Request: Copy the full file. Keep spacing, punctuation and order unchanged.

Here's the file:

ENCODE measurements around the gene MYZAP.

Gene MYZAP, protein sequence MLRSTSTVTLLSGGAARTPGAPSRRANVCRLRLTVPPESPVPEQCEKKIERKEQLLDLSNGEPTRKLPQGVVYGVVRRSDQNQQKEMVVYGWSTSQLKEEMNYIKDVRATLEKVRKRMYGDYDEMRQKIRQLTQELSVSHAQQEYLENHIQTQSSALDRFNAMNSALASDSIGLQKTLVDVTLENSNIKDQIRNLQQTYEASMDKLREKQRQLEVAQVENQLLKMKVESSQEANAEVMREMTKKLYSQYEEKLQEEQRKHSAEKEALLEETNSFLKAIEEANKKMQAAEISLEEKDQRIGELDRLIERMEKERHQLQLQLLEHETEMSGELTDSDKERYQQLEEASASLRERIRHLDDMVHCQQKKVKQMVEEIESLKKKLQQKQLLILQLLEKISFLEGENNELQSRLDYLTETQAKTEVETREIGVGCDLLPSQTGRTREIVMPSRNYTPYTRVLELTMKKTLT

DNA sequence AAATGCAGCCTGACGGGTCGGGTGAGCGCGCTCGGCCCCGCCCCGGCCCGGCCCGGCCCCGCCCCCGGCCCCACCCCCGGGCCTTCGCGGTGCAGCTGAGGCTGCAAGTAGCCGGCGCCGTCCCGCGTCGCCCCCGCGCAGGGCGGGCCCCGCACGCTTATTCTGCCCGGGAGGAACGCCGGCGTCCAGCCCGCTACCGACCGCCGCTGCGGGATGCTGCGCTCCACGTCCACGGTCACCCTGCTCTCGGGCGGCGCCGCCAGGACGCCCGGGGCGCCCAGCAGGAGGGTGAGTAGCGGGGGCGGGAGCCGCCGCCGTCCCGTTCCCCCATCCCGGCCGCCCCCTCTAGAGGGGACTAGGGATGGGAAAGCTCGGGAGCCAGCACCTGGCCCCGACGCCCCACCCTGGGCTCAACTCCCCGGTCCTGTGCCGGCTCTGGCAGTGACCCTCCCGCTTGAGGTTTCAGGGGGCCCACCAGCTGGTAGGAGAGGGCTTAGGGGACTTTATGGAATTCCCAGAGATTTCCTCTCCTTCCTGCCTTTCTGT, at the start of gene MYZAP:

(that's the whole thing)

ENCODE measurements around the gene MYZAP.

Gene MYZAP, protein sequence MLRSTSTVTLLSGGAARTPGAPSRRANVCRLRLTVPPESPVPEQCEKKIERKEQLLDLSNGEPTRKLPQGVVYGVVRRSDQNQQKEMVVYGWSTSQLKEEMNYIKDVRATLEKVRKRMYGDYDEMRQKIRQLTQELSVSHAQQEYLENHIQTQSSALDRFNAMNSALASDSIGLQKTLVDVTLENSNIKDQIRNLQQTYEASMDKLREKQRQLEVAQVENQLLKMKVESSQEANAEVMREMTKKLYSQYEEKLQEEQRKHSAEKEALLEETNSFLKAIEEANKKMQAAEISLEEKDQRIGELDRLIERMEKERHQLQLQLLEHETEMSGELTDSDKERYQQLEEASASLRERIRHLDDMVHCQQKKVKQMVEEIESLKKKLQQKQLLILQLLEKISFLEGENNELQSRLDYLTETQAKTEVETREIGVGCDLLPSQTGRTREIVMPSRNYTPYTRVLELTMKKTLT

DNA sequence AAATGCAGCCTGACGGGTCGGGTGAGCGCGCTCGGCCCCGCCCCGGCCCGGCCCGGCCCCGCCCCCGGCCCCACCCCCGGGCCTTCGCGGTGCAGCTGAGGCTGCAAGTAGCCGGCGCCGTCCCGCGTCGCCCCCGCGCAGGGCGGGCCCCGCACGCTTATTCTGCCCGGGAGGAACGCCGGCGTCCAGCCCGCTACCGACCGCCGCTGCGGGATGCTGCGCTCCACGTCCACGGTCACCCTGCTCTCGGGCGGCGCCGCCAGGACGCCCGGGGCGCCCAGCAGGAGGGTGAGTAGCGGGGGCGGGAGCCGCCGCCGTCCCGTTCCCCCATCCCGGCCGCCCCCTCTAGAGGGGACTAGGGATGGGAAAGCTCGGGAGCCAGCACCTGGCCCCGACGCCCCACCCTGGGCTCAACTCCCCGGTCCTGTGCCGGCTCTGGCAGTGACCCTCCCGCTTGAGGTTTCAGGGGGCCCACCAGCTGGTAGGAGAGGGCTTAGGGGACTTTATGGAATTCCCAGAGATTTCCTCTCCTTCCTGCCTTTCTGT, at the start of gene MYZAP: